“The power of the ask” refers to what happens when we ask people we know to help: They say yes. Research shows that 71% of people volunteer when asked, compared to 29% who volunteer on their own.
That’s the way Women’s Service Day began. In 2002, two Herman Miller employees received e-mails from Habitat for Humanity asking them to volunteer for a women’s build project in the Holland/Zeeland, Michigan, area. The e-mail also asked the recipients to find a dozen friends who would volunteer with them. They sent out a few e-mails. Fifty women responded—more than the Habitat women’s build could accommodate on the designated day. Rather than turn their big-hearted friends away, the women worked quickly to find service opportunities on the same day with other organizations.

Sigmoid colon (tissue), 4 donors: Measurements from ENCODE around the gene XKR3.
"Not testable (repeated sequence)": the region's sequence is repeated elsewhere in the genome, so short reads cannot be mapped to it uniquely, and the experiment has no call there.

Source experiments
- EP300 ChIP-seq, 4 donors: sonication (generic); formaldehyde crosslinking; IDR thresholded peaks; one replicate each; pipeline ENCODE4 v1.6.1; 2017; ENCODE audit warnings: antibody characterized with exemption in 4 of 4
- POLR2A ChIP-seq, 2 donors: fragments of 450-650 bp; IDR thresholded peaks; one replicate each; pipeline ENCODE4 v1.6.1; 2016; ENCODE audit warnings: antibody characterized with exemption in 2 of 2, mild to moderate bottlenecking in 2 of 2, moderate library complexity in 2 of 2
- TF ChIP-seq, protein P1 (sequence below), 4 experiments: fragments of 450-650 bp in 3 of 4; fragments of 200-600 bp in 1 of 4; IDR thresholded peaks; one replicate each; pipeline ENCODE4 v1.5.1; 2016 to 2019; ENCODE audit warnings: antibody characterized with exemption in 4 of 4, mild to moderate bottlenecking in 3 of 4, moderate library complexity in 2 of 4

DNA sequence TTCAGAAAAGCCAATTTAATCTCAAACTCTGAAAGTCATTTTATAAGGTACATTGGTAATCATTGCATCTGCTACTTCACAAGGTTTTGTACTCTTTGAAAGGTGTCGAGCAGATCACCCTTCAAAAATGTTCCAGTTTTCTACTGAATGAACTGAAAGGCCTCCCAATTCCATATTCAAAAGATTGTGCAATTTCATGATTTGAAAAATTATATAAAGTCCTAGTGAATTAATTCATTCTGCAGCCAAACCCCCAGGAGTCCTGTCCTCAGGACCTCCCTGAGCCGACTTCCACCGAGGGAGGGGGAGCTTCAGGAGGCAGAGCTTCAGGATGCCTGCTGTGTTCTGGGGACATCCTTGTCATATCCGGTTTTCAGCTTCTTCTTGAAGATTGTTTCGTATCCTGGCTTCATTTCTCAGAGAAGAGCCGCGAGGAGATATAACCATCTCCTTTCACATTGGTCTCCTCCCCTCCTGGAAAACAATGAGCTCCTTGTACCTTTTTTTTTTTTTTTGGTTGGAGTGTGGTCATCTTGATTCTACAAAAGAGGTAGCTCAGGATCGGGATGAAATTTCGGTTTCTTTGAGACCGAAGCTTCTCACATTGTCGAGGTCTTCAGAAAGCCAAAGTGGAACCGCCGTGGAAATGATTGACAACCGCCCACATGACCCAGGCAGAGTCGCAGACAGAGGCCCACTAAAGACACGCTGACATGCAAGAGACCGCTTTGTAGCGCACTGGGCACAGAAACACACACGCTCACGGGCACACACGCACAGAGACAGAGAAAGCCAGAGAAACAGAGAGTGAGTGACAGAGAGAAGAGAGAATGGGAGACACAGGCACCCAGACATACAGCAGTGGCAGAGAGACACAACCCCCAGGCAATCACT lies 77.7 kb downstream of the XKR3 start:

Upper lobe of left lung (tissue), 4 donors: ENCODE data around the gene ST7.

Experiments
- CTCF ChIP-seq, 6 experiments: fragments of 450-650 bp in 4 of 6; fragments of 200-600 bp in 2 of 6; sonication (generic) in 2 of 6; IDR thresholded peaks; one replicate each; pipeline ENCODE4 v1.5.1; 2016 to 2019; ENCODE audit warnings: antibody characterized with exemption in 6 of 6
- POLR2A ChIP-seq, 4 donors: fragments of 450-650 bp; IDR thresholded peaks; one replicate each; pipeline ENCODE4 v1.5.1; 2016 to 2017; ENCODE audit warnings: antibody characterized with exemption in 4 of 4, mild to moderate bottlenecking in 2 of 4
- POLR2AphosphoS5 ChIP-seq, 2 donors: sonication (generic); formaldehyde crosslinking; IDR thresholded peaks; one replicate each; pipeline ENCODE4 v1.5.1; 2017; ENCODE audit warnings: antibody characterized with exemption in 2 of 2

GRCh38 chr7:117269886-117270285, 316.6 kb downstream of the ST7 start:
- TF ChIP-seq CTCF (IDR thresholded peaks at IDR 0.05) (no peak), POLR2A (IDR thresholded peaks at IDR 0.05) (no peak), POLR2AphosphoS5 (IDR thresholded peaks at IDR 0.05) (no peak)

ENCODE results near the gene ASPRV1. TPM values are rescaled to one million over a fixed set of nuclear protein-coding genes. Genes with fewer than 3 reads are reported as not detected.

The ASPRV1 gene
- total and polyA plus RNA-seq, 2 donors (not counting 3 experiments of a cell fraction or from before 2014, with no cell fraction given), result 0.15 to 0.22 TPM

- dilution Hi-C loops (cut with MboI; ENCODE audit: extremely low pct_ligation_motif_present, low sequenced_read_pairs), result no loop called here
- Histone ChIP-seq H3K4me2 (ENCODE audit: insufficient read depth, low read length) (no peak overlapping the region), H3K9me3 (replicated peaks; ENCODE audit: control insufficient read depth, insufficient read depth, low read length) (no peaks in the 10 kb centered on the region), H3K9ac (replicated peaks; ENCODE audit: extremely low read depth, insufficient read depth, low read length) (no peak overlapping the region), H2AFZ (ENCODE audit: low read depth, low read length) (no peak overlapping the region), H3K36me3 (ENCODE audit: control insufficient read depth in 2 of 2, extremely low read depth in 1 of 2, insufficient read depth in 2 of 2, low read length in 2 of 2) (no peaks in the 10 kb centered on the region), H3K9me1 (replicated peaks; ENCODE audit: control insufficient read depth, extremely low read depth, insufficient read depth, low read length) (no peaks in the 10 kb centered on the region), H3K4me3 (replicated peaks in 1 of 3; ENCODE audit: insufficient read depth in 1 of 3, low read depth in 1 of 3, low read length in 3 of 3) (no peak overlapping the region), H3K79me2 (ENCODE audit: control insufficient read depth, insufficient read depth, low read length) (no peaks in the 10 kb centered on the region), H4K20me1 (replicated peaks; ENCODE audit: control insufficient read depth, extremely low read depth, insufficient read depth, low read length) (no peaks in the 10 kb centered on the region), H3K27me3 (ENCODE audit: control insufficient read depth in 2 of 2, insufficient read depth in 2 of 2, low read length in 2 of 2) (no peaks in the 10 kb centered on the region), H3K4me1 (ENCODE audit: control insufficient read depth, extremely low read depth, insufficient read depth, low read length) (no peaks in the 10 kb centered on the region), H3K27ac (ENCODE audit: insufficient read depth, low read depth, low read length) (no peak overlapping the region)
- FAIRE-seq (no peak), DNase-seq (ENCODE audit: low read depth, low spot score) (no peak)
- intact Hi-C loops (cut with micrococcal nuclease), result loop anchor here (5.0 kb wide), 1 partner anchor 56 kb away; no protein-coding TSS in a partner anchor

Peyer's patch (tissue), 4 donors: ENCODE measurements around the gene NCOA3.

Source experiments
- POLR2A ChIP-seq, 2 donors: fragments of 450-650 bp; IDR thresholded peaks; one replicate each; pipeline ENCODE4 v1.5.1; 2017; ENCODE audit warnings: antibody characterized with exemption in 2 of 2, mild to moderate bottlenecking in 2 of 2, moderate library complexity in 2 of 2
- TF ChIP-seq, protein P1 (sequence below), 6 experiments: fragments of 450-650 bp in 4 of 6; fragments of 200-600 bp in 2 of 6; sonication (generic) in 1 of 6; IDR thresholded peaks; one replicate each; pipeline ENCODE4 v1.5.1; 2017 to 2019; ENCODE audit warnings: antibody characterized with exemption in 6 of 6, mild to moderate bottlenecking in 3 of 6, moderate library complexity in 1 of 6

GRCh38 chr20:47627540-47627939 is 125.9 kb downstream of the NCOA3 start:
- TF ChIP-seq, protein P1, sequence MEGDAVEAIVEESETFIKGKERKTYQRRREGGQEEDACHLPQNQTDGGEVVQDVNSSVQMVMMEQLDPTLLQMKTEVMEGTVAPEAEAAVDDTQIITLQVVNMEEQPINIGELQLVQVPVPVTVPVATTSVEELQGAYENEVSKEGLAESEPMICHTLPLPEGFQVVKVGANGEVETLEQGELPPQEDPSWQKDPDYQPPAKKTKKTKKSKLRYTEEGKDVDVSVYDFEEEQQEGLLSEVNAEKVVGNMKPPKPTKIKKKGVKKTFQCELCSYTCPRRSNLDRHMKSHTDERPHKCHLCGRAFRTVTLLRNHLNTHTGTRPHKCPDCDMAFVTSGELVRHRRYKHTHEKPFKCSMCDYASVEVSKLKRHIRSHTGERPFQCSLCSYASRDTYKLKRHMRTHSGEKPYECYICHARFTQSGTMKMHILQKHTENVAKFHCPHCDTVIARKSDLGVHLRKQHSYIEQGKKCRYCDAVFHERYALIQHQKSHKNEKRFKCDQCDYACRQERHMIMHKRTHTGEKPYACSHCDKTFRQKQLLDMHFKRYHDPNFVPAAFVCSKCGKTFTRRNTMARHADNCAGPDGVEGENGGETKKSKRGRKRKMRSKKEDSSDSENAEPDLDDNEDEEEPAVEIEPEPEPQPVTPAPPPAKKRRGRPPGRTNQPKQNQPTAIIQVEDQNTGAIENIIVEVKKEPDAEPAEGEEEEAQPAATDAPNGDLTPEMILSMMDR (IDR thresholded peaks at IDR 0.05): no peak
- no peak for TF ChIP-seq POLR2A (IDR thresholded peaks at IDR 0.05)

The grassroots event has been annual since then, and while it started out with women at Herman Miller (which allows each employee sixteen paid volunteer hours each year), it has expanded to include women from all over the community. This year’s event, held October 1, had 100 volunteers working for 12 agencies, including Lakeshore Habitat for Humanity, Hospice of Holland, Holland Rescue Mission, and 70×7 Life Recovery. The women weeded, landscaped, cleaned, painted, organized, collated, and sorted, and through a silent auction of handmade items, the group raised $1,000, which it donated to the Holland Free Health Clinic.
With seven years under their belts, the organizing committee has a well-defined planning process, which they’re willing to share. If you’d like to use that process to launch an effort like this in your community, remember the power of the ask! Send your request for the process template to email@example.com.